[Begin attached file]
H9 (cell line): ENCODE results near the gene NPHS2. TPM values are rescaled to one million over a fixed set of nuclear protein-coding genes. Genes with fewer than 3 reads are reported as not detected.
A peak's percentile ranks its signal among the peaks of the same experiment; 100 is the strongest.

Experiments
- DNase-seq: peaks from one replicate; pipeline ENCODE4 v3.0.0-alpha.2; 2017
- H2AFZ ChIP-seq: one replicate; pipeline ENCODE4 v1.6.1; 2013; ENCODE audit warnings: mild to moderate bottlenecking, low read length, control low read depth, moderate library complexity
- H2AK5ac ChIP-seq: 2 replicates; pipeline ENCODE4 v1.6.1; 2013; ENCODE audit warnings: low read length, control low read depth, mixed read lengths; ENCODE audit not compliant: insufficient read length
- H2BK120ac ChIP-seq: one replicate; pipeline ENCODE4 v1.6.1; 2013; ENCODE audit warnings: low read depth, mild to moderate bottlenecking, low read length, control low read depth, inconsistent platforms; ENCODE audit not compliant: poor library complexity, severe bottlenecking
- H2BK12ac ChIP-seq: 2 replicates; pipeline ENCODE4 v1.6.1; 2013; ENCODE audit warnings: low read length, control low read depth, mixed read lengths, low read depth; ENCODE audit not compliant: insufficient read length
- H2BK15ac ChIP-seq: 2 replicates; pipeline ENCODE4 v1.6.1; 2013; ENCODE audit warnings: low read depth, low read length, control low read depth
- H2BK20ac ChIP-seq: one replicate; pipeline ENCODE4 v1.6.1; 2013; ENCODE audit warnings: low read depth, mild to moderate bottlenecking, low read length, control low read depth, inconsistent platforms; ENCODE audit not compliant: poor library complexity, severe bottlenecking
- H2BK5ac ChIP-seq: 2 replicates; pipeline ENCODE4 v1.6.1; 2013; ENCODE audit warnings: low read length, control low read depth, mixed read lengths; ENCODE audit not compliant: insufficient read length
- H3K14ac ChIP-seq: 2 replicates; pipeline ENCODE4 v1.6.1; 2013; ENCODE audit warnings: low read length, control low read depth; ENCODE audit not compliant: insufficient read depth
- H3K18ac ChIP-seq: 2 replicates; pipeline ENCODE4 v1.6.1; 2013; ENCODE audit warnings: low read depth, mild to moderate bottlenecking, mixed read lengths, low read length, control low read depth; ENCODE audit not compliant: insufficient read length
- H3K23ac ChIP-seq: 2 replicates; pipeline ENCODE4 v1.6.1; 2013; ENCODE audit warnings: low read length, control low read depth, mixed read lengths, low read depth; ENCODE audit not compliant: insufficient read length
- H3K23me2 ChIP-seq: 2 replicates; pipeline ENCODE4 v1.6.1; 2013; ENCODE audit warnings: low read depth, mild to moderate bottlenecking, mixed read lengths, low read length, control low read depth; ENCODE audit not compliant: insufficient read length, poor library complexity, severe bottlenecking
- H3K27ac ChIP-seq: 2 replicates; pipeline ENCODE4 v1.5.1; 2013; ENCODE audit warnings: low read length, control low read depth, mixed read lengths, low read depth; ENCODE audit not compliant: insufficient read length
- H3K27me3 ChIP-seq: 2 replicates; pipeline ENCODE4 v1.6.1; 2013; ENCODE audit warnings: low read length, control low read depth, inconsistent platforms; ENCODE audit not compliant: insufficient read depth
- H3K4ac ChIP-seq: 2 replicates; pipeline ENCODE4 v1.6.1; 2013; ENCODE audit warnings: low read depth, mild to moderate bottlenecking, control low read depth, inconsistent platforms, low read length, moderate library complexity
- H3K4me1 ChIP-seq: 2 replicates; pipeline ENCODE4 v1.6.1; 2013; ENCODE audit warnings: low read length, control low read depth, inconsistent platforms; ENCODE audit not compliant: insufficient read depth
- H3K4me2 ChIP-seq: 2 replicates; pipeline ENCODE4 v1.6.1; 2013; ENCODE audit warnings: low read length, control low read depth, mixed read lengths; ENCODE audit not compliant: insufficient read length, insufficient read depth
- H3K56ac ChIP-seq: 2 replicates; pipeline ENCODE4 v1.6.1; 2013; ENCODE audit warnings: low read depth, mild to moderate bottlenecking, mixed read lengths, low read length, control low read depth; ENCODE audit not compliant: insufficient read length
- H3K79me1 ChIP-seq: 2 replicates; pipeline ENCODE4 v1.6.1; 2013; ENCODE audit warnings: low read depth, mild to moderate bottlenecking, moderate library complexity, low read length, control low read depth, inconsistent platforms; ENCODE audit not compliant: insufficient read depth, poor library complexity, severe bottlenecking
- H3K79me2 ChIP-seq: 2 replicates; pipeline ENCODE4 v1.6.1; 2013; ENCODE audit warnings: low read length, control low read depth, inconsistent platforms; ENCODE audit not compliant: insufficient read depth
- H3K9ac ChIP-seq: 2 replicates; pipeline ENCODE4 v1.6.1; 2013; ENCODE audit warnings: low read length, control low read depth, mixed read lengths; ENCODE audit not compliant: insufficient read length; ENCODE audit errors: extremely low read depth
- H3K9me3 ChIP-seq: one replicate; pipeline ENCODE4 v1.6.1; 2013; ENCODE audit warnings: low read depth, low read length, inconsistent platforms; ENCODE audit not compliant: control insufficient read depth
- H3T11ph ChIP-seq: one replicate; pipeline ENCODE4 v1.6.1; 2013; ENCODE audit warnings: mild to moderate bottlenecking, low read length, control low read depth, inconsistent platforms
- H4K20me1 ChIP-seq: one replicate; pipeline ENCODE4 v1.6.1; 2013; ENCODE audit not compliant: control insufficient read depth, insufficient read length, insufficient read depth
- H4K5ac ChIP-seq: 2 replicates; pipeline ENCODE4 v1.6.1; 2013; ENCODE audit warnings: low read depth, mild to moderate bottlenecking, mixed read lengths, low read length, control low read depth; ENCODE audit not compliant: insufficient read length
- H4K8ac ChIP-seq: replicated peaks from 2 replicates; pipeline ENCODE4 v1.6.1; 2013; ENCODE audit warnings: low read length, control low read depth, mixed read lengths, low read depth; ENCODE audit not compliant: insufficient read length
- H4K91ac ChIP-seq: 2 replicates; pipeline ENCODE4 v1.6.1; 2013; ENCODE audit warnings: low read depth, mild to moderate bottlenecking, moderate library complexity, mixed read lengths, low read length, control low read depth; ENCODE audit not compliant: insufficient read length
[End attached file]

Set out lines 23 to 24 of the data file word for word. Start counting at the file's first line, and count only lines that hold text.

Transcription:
- H3K79me2 ChIP-seq: 2 replicates; pipeline ENCODE4 v1.6.1; 2013; ENCODE audit warnings: low read length, control low read depth, inconsistent platforms; ENCODE audit not compliant: insufficient read depth
- H3K9ac ChIP-seq: 2 replicates; pipeline ENCODE4 v1.6.1; 2013; ENCODE audit warnings: low read length, control low read depth, mixed read lengths; ENCODE audit not compliant: insufficient read length; ENCODE audit errors: extremely low read depth